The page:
I went to Baltimore to see my mom and Jack over Thanksgiving. It was great to get out of town and be with family over the the holiday. And, the weather was cooperative, easing a Los Angeles softened weather wimp like myself into a colder climate. However, I left snow, sleet and an ice storm in my wake. I think it hit a day or so after I got back here. And since then, it's barely let up. The East Coast is just getting hammered.

While there, I got an unexpected present. Jack gave me his 54-year-old USMC G1 Flight Bomber Jacket. It's in pristine condition, and it was issued to him while he was on the USS Helena as part of the Marine Detachment on the ship. The jacket has a gorgeous patch on the front left, and his last name along with USMC underneath. I made him give me all the information about when and why he was on the ship and the history, or if we're going on Antique Roadshow terms, the "provenance" of the jacket. I've already had ex Marine Corps and military people approach me about the jacket both in Baltimore and here in Los Angeles, and so far I've been able to answer their questions. It was an awesome gift and I wanted to make sure I could honor its history and Jack's part in it.

We went to a Bazaart Holiday Market at the American Visionary Art Museum, which was such perfect timing to serve as inspiration as I'd just taken my Etsy shop live. It was so great to see all those artists and crafters in their booths and to look at their creations. Many also have Etsy shops. I bought a few things, including some wonderful sugar hand scrub, lemon and peppermint scented. Oh. Lord. And, a catnip toy which Oliver and Atticus annihilated.
Photo: Kaitlin Newman, Baltimore Sun, Nov. 30, 2013. Beautiful jewelry by Allison and Maria Fomich of Tigerlillyshop.com at the American Visionary Art Museum's Bazaart.
It was also a great way to boycott Black Friday by supporting independent business owners and artists over greedy corporate enterprises that forced their employees to work right after they set down their dessert forks after finishing pumpkin pie on Thanksgiving. That is, if they got to sit down for dinner at all.

Also, getting away helped me come to some decisions that I've since acted on. It's so important to change scenery when you want an accurate reflection of your life and a clear head of what you must do. It puts things in perspective as they aren't so immediate and pressing. And, there's something about flying in a plane and seeing the land underneath you, rivers, fields, houses, land formations, towns, cities and roads made so small. You get to zoom out and see the "actual size" of what may have appeared so large an obstacle, and that it really isn't measurable. So far, the very risky decision I made has worked out and the positive change in my emotional well being and outlook is immense.

Yeah, I know. Vague.

Friday, November 15, 2013

I bet some of you faithful readers have been wondering what I've been doing for the last few months. "Because it hasn't been blogging, that's for sure," is what you're probably saying. And, you're right. I've been  making things like this, available on my Etsy shop, Heard and Seen, and gorgeously captured here by photographer and friend Shannon Treglia. Yes, an Etsy shop, really!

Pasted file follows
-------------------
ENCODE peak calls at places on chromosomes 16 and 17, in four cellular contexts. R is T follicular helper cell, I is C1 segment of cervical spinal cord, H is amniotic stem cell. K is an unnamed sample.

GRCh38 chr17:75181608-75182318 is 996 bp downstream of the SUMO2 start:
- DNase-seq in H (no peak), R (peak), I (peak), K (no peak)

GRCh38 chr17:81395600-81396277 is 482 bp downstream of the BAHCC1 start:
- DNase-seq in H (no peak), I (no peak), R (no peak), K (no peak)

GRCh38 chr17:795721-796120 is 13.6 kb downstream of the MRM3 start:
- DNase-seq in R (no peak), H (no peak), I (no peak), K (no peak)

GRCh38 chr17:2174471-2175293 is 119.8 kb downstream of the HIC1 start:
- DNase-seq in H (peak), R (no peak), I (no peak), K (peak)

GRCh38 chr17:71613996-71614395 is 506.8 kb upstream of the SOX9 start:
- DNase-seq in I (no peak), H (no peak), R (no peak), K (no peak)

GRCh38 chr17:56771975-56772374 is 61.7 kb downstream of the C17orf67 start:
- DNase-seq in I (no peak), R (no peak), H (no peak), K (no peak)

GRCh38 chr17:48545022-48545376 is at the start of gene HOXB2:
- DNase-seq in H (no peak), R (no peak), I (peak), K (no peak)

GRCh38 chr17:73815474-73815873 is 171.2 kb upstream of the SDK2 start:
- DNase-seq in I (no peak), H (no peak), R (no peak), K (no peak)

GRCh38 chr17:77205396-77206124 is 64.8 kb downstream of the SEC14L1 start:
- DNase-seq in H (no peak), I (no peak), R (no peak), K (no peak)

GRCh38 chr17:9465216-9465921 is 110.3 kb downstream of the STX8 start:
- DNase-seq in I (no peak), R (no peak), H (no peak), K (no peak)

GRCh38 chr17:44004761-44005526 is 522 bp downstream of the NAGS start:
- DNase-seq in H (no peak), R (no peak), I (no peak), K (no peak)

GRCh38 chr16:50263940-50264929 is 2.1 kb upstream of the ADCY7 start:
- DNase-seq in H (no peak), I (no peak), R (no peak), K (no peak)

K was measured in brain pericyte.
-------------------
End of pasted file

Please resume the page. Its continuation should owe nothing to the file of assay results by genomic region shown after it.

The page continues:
Scrabble tile mosaic collage from Heard and Seen photographed by Shannon Treglia.
I hadn't planned to make the jump to having an Etsy shop. Sure, it had always been a fantasy of mine, admiring the wonderful creations on show from so many talented artists. Creating these necklaces stemmed from my collages, which I've talked about before. If you're curious, you can click on the links to see how I came about creating my first synethesia inspired works of art, starting with the first collage I created from sounds that I painted, which led to the cow skull piece, then to the piece I named "Echo," as it was not only made up of painted sound paintings, but illustrated what an echo looked like to someone like me, who has synesthesia. And finally, the last full-scale collage I did before working on a much much smaller scale.

I really wish I could remember where I learned about Scrabble tile jewelry, whether it was puttering around on the internet or somewhere else, but when I saw them, an idea clicked to put the two together. I've always wanted to make jewelry, having ideas for pieces and colors, but not being a metal smith, wood carver, gem cutter or even a beader, a Scrabble tile offered a setting on which I could place my art. First, I experimented with putting the textures next to each other so they would have impact on a small scale. From my collages, I had these wonderful colors and textures that I'd painted, and it all just came together.  I just love that it melds letters and art, since I've been known to write a bit.

Scrabble Tile Pendants
My first Scrabble tile pendants.
To create these, I first created mini collage mosaics on a piece of bristol board. I then glued the mini canvas to the tile and finished it with resin. The result of that experimentation was these first pieces. I'd never worked with resin before, but careful research on the medium paid off. I was already thinking ahead, using only 100% archival materials, including the sealer which protects the art from the resin. I bought the vintage tiles off eBay and learned the art of applying resin. It was wonderful to see the finished creation, and I was really pleased with how they turned out.

Creating these tiles became something I looked forward to every night after work. I'd come home, put on music and create. I'd leave my door open, hearing my wind chimes and pieces of conversation from neighbors or filtering into the courtyard from the street, and let that portal open up from heart, brain to hands, and then to paper. I moved to creating more intricate designs and before long, I had several pieces. And that was when I decided to open my Etsy Shop, Heard and Seen. Heard and Seen, because I hear and see sounds, which are the inspiration for these pieces.